Some foreign officials complained about a sense of British patriotism and accomplishment over a product by two non-British companies. European Union lawmakers cautioned against a “hasty” rollout.
Despite concerns that the U.K. emergency authorization could put pressure on regulators in the United States and Europe to speed up their own approval processes, there were no immediate signs of that on Wednesday.
The European Union’s drug regulator offered cautious criticism of the British move, saying its own process was the “most appropriate regulatory mechanism for use in the current pandemic emergency.”
British supporters of the speedy authorization disagreed, pointing to the U.K. regulator’s reputation as a quick but rigorous institution.
British Health Secretary Matt Hancock on Wednesday argued that Britain’s departure from the E.U. had given the regulator the leeway it needed, striking a tone that hit a sensitive nerve in European capitals with just weeks left to negotiate a Brexit deal.
In reality, Britain is still bound by E.U. medicine rules until the end of the month, meaning that other European countries could similarly issue an emergency authorization without the E.U. drug regulator’s approval.
But the health spokesman for the center-right parties in the European Parliament, Peter Liese, urged E.U. member states to refrain from following the U.K. move.
“I consider this decision to be problematic and recommend that EU Member States do not repeat the process in the same way,” Liese said in a statement. “A few weeks of thorough examination by the European Medicines Agency (EMA) is better than a hasty emergency marketing authorization of a vaccine.”
European leaders avoided direct criticism of the British move on Wednesday, but some noted that they had the same option and had chosen a more careful approach, in part to improve public confidence in the vaccine and encourage as many people to use it as possible.
“It’s important that we do this to help promote trust and confidence in this authorization,” German Health Minister Jens Spahn told reporters as E.U. health ministers met virtually to discuss pandemic measures.
In the United States, several media outlets reported this week that the head of the Food and Drug Administration, Stephen Hahn, was summoned to the White House on Tuesday — before the official U.K. announcement — to explain why emergency use of the most promising vaccine candidates had not yet been approved.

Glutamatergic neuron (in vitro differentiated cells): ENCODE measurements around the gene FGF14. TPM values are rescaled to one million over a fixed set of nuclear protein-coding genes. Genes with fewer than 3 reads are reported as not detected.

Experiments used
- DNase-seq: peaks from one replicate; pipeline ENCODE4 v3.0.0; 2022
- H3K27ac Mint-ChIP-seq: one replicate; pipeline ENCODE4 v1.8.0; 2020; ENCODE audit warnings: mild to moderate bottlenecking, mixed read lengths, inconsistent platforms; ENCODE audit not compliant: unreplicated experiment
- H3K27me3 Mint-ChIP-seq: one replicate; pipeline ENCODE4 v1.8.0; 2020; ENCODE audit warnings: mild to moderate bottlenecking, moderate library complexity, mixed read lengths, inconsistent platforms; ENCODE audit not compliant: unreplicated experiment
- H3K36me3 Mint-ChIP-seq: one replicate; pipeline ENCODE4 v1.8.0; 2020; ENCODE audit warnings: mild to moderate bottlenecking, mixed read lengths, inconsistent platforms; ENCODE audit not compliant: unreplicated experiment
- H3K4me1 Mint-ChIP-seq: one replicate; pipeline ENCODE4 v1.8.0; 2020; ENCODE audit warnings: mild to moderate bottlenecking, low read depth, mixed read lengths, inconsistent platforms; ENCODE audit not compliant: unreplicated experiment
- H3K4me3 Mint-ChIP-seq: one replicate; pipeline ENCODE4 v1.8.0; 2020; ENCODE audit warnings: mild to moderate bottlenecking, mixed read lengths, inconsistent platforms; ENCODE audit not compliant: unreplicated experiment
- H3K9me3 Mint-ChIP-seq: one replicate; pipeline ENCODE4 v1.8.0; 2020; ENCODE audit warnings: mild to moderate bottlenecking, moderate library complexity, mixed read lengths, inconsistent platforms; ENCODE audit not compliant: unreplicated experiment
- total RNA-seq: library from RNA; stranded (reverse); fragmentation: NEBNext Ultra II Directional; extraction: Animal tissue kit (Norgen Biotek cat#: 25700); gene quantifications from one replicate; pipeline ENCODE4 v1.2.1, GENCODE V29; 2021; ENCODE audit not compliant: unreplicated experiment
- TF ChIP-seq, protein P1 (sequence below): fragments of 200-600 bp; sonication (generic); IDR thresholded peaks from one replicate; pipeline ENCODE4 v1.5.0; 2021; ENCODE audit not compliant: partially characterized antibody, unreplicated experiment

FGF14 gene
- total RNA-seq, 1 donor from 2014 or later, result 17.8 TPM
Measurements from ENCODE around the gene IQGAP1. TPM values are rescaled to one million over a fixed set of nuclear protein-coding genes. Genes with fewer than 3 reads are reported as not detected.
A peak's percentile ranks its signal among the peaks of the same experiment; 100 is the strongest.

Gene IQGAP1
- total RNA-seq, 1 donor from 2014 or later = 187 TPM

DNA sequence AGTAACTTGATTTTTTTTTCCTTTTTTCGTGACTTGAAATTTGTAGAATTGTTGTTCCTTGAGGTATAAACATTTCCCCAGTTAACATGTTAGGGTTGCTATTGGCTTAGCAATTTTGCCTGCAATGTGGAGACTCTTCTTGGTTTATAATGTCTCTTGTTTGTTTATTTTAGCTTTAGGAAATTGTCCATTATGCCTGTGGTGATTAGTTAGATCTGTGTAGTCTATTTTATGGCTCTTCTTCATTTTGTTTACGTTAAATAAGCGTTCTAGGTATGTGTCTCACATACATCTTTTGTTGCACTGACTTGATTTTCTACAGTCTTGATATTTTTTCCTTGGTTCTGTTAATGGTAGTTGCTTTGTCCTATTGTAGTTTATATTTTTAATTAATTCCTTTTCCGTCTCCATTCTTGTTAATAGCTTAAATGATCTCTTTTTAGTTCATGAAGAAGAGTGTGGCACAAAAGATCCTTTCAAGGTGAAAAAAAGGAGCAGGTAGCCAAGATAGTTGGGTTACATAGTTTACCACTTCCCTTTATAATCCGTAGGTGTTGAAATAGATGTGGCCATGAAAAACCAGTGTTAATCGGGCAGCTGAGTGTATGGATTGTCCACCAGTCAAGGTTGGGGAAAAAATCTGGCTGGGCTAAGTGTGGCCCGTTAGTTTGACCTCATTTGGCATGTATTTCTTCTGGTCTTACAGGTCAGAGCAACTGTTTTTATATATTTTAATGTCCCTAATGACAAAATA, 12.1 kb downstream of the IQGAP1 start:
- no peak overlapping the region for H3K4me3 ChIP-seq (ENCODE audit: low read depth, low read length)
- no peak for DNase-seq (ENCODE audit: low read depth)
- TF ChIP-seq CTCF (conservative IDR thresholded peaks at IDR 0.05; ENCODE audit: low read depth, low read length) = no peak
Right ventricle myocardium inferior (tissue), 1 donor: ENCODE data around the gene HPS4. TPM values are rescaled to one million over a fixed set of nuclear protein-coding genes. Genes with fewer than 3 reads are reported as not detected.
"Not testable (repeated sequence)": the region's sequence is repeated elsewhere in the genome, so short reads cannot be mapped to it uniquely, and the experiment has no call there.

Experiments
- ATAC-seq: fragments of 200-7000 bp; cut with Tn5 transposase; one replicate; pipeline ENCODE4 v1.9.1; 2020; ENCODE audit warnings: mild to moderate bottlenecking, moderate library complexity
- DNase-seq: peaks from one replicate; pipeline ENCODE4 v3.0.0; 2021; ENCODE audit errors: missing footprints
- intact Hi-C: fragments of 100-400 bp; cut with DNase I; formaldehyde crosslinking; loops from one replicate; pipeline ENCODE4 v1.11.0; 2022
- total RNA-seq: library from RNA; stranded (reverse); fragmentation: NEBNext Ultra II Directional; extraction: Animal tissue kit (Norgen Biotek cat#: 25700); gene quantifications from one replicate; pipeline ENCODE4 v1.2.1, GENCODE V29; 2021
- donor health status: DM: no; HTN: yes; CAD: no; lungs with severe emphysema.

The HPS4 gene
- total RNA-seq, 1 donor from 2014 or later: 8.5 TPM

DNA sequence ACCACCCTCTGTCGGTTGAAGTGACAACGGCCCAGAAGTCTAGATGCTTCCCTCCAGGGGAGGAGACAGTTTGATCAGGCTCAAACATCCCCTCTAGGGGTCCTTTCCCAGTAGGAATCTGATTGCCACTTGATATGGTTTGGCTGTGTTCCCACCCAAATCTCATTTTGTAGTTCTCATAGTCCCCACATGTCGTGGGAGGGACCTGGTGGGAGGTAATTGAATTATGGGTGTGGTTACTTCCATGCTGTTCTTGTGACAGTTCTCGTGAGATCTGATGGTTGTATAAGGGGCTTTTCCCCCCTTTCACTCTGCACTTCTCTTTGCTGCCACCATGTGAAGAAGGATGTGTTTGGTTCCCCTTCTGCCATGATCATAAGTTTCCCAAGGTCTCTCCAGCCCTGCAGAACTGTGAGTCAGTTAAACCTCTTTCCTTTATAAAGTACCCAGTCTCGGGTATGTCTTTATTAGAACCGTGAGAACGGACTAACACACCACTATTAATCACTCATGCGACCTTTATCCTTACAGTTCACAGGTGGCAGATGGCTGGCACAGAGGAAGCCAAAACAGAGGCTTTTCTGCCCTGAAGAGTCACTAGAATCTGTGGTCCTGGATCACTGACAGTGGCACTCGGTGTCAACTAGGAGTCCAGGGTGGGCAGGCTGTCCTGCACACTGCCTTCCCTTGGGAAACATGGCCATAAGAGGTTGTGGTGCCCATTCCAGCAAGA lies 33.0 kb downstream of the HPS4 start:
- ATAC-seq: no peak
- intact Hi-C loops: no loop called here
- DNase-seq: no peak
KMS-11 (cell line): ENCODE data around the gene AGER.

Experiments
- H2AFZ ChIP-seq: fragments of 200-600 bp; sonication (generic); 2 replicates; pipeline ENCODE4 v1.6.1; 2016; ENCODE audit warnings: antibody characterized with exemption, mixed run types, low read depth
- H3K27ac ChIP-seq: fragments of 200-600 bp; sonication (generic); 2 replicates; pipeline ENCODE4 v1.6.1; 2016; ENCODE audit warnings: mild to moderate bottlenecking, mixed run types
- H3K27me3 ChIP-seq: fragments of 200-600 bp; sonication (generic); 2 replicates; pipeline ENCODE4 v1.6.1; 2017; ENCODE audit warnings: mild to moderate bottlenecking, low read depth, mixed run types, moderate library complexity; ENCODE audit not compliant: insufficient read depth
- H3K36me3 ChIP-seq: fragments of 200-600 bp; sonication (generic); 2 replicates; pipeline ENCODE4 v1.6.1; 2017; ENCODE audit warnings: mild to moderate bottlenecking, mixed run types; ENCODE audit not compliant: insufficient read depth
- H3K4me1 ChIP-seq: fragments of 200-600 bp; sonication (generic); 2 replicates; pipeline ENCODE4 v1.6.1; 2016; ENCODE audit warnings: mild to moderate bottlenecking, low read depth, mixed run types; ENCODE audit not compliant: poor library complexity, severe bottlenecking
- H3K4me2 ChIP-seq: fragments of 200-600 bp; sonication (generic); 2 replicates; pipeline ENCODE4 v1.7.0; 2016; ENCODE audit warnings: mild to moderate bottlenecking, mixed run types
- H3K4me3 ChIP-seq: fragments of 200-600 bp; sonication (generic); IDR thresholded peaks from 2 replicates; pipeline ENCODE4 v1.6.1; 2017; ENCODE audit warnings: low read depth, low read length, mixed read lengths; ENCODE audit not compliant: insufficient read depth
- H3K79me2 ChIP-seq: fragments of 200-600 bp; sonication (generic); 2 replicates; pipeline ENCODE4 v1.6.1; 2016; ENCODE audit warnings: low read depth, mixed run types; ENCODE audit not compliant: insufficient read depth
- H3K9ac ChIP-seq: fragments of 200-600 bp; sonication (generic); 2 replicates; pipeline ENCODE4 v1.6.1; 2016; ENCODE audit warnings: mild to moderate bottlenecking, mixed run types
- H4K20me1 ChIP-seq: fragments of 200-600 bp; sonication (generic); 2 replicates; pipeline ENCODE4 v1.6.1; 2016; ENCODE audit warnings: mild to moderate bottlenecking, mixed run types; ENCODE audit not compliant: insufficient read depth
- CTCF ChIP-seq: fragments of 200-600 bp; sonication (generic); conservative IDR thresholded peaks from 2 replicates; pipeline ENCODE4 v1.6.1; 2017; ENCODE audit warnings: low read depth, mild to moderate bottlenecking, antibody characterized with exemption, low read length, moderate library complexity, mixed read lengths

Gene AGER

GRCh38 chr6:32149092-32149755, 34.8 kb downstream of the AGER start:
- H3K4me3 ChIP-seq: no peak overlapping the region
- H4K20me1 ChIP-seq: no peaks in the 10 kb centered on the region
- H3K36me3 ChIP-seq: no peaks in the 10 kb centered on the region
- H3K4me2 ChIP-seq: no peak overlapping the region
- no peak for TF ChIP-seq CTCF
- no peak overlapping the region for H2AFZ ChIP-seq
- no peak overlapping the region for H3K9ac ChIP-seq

The FDA has defended its actions by emphasizing the importance of safety alongside speed in the push to begin administering a vaccine.
Hahn reiterated Tuesday that “we absolutely have to do this the right way,” but it remained unclear whether the U.K. move could have an impact on the FDA’s response in the coming days.
Some European leaders on Wednesday also expressed annoyance at the tone of the British celebration about the vaccine, which was developed by German biotechnology company BioNTech — founded by two children of immigrants to the country — and U.S. pharmaceutical giant Pfizer.
In a tweet, British Business Secretary Alok Sharma had singled out the U.K.’s role in its rollout, writing that the U.K. has “led humanity’s charge against” covid-19 by becoming the first nation to grant emergency authorization to it.
“The UK was the first country to sign a deal with Pfizer/BioNTech — now we will be the first to deploy their vaccine,” he added on Twitter.
Germany’s ambassador to the U.K. appeared unimpressed. “Why is it so difficult to recognize this important step forward as a great international effort and success?” Andreas Michaelis responded.
“I really don’t think this is a national story, despite the German company BioNTech having made a crucial contribution this is European and transatlantic,” Michaelis added.
Spahn struck a similar tone, saying the very existence of the BioNTech vaccine is thanks to a collective E.U. purchasing effort this summer. British policymakers decided not to take part in the collective procurement effort — a decision that probably led to higher costs for them — because of a political desire to stand alone and promote Brexit, E.U. diplomats have said.
Birnbaum reported from Riga. Mellen reported from Washington.
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